ONA objects to new search function on CNO's Find a Nurse

August 11, 2017

ONA President Linda Haslam-Stroud, RN, has written College of Nurses of Ontario Executive Director Anne Coghlan to express the ONA’s concern with CNO’s redesigned public register, Find a Nurse. Read the complete letter below or click on the link to download a copy.

August 10, 2017

Ms. Anne Coghlan,
Executive Director and Chief Executive Officer
College of Nurses of Ontario (CNO)
101 Davenport Road
Toronto, ON   M5R 3P1

Dear Ms. Coghlan,

We are writing to express our concern with CNO’s redesigned public register, Find a Nurse. We strongly object to the new search function, which invites the public to “Search by Practice Information.” It is our submission that this search function is not related to CNO’s mandate of public safety, and will serve only to target and shame individual nurses.

ONA understands and acknowledges CNO’s obligation, under the Health Professions Procedural Code of the Regulated Health Professions Act, to post certain categories of information about nurses. We recognize public safety is improved by allowing public access to disciplinary decisions, license revocations, suspensions and terms, conditions and limitations, among other types of information. This information has traditionally been readily available to members of the public and employers. If an employer or a member of the public wants to check a nurse’s discipline history or restrictions, they need only enter the member’s name to find this information. In our view, this type of search serves a legitimate public safety function.

However, CNO’s newly designed Find a Nurse includes a search function that allows the public to search, not by an individual nurse’s name, but by “Practice Information.” The drop down list includes categories like “Findings of Guilt,” “Charges,” “Results of Past CNO Hearings,” “Current Practice Restrictions,” and many more. Searching in this way allows the public to gather names of nurses according to category, and find, for example, every nurse in the province who has had a criminal conviction or every nurse who has a Discipline Committee decision. The information is gathered with no filter as to the age of the information: if it is available on the register, it will be captured by the search, regardless of how outdated the information may be.

Gathering nurses into these categories serves absolutely no public safety function. If an employer has questions about a member they are thinking of hiring, they can find that information by searching that nurse’s name. Similarly, if a member of the public has questions about a nurse who is providing care to them or a family member, they can find that information by searching the nurse’s name.

Being able to search using the category of “Practice Information” does not increase patient safety; it simply makes it easier for the media to gather lists of nurses who have a blemish of some sort on their record. The new online register becomes not Find a Nurse, but rather, “Find a Bad Nurse.” The new search function will not encourage appropriate searches for an individual nurse’s record, it will encourage fishing expeditions for lists of less than perfect nurses.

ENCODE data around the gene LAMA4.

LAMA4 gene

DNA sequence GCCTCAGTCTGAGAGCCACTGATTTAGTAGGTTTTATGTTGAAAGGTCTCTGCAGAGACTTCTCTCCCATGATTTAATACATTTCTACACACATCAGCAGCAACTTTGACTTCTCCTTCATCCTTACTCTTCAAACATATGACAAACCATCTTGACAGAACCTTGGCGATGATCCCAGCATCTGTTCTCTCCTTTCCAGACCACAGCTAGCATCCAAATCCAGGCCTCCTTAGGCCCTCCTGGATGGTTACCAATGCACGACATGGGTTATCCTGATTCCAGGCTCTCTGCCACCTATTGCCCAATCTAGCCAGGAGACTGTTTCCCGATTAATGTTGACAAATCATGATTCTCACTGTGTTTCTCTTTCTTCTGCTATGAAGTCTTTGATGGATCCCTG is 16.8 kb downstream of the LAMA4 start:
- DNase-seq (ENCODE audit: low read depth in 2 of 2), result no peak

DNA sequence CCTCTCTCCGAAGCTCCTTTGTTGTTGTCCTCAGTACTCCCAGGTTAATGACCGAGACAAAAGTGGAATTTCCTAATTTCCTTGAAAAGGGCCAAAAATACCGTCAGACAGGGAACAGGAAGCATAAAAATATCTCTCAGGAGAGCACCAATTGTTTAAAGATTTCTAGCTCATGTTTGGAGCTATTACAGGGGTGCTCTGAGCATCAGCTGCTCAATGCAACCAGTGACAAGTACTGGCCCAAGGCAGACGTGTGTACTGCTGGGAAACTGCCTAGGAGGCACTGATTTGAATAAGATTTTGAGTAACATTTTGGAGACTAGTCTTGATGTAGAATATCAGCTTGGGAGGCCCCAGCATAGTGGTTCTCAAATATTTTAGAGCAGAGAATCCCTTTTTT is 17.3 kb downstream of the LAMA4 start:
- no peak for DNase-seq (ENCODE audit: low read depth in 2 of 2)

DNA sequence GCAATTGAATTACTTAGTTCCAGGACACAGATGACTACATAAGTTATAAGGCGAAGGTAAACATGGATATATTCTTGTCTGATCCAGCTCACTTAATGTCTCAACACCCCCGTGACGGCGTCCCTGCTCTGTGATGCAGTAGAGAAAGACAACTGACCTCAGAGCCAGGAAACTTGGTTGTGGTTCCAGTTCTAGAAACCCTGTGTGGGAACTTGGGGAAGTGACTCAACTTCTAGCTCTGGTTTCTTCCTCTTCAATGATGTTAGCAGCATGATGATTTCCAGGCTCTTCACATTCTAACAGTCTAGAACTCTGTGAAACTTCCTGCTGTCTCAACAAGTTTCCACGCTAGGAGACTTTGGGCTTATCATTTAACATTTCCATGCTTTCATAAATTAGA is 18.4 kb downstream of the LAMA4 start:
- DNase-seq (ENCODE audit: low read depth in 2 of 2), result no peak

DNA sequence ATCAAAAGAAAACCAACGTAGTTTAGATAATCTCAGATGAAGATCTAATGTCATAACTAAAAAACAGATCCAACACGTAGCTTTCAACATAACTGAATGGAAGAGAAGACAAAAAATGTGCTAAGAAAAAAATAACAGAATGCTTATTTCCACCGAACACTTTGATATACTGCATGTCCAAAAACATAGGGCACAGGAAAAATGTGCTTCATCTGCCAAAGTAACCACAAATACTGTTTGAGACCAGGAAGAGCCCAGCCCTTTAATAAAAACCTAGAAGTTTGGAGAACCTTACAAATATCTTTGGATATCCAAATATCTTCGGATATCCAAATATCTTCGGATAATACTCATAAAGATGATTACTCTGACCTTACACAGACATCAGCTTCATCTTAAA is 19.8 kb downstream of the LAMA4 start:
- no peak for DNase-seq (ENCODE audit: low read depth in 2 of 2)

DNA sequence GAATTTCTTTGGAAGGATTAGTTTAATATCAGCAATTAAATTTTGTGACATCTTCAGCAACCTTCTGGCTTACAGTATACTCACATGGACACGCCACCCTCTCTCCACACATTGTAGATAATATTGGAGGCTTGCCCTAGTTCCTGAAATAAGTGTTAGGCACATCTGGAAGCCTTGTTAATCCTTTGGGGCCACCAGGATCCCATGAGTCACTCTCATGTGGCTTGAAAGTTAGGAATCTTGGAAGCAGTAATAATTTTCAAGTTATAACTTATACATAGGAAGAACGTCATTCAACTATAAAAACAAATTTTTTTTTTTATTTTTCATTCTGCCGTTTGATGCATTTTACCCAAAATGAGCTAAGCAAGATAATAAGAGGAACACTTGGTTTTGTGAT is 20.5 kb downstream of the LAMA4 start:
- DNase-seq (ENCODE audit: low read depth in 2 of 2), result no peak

This new search function will hugely increase the potential to publicly name, shame and humiliate nurses, the vast majority of whom have been judged by CNO to be safe to practice: nurses who have worked to learn from their mistakes, improve their practice and move forward with providing excellent care to their clients. These nurses may find themselves on a list of “Bad Nurses” that is shared through the press or through social media and that permanently damages their professional reputations and causes personal humiliation.

It is worth noting that CNO’s Find a Nurse goes well beyond the depth and breadth of information that is available by the other regulatory colleges that are members of the Advisory Group for Regulatory Excellence.

Among the most distressing issues with the new Practice Information search function is the fact that groups of nurses who are recovering from mental health concerns, including addictions, will be very easy to find. If a member of the public enters “Current Practice Restrictions” or “Current Voluntary Practice Restrictions” on the drop down menu, they will see lists of nurses who have restrictions on their licenses. One such common restriction is “no administration or access to narcotics.” This restriction is an obvious indication a nurse is in recovery from a substance abuse problem.

Being able to easily locate lists of nurses who have a narcotics restriction raises serious human rights concerns and is a potential violation of a the confidentiality of a nurse’s personal health information. It is one thing to make this information available in a format that is directly connected to the protection of patients (i.e. searching a nurse by name). It is another thing to offer this information in a particular format simply because it is craved by the public or media. This is extremely concerning given that it has only been one year since ONA spent hundreds of hours negotiating with CNO an agreed improvement regarding the amount of health-related information that is posted on Find a Nurse. The newly designed Find a Nurse is a huge step backward with respect to our members’ human rights and the confidentiality of their personal health information.

For all of the above reasons, ONA is extremely disturbed by the new “Practice Information” search function on Find a Nurse. We ask that you immediately remove this search function from your website as it has no legitimate connection to public safety.

Sincerely,

ONTARIO NURSES’ ASSOCIATION

Linda Haslam-Stroud, RN
President


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